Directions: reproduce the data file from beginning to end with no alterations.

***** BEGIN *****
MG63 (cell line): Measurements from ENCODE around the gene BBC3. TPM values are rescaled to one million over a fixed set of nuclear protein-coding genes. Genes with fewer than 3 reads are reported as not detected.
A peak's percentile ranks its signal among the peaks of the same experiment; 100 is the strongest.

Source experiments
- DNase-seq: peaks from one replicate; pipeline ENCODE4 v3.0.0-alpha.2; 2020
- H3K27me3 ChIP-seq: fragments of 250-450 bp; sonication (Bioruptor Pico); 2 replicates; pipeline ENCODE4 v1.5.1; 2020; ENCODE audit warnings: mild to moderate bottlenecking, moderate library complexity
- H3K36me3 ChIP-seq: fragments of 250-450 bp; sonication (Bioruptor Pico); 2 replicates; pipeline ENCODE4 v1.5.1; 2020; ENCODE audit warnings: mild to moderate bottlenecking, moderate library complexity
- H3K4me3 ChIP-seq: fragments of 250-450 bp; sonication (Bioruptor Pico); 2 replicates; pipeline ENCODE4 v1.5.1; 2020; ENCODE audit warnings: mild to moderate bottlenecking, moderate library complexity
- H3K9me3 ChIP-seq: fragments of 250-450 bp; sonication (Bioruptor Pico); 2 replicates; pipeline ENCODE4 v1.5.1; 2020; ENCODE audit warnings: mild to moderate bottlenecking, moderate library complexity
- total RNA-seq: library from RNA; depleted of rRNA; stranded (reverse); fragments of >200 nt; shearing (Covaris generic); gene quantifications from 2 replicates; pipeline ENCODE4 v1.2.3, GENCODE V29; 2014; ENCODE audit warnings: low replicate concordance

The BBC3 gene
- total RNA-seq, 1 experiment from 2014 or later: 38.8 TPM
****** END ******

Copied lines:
MG63 (cell line): Measurements from ENCODE around the gene BBC3. TPM values are rescaled to one million over a fixed set of nuclear protein-coding genes. Genes with fewer than 3 reads are reported as not detected.
A peak's percentile ranks its signal among the peaks of the same experiment; 100 is the strongest.

Source experiments
- DNase-seq: peaks from one replicate; pipeline ENCODE4 v3.0.0-alpha.2; 2020
- H3K27me3 ChIP-seq: fragments of 250-450 bp; sonication (Bioruptor Pico); 2 replicates; pipeline ENCODE4 v1.5.1; 2020; ENCODE audit warnings: mild to moderate bottlenecking, moderate library complexity
- H3K36me3 ChIP-seq: fragments of 250-450 bp; sonication (Bioruptor Pico); 2 replicates; pipeline ENCODE4 v1.5.1; 2020; ENCODE audit warnings: mild to moderate bottlenecking, moderate library complexity
- H3K4me3 ChIP-seq: fragments of 250-450 bp; sonication (Bioruptor Pico); 2 replicates; pipeline ENCODE4 v1.5.1; 2020; ENCODE audit warnings: mild to moderate bottlenecking, moderate library complexity
- H3K9me3 ChIP-seq: fragments of 250-450 bp; sonication (Bioruptor Pico); 2 replicates; pipeline ENCODE4 v1.5.1; 2020; ENCODE audit warnings: mild to moderate bottlenecking, moderate library complexity
- total RNA-seq: library from RNA; depleted of rRNA; stranded (reverse); fragments of >200 nt; shearing (Covaris generic); gene quantifications from 2 replicates; pipeline ENCODE4 v1.2.3, GENCODE V29; 2014; ENCODE audit warnings: low replicate concordance

The BBC3 gene
- total RNA-seq, 1 experiment from 2014 or later: 38.8 TPM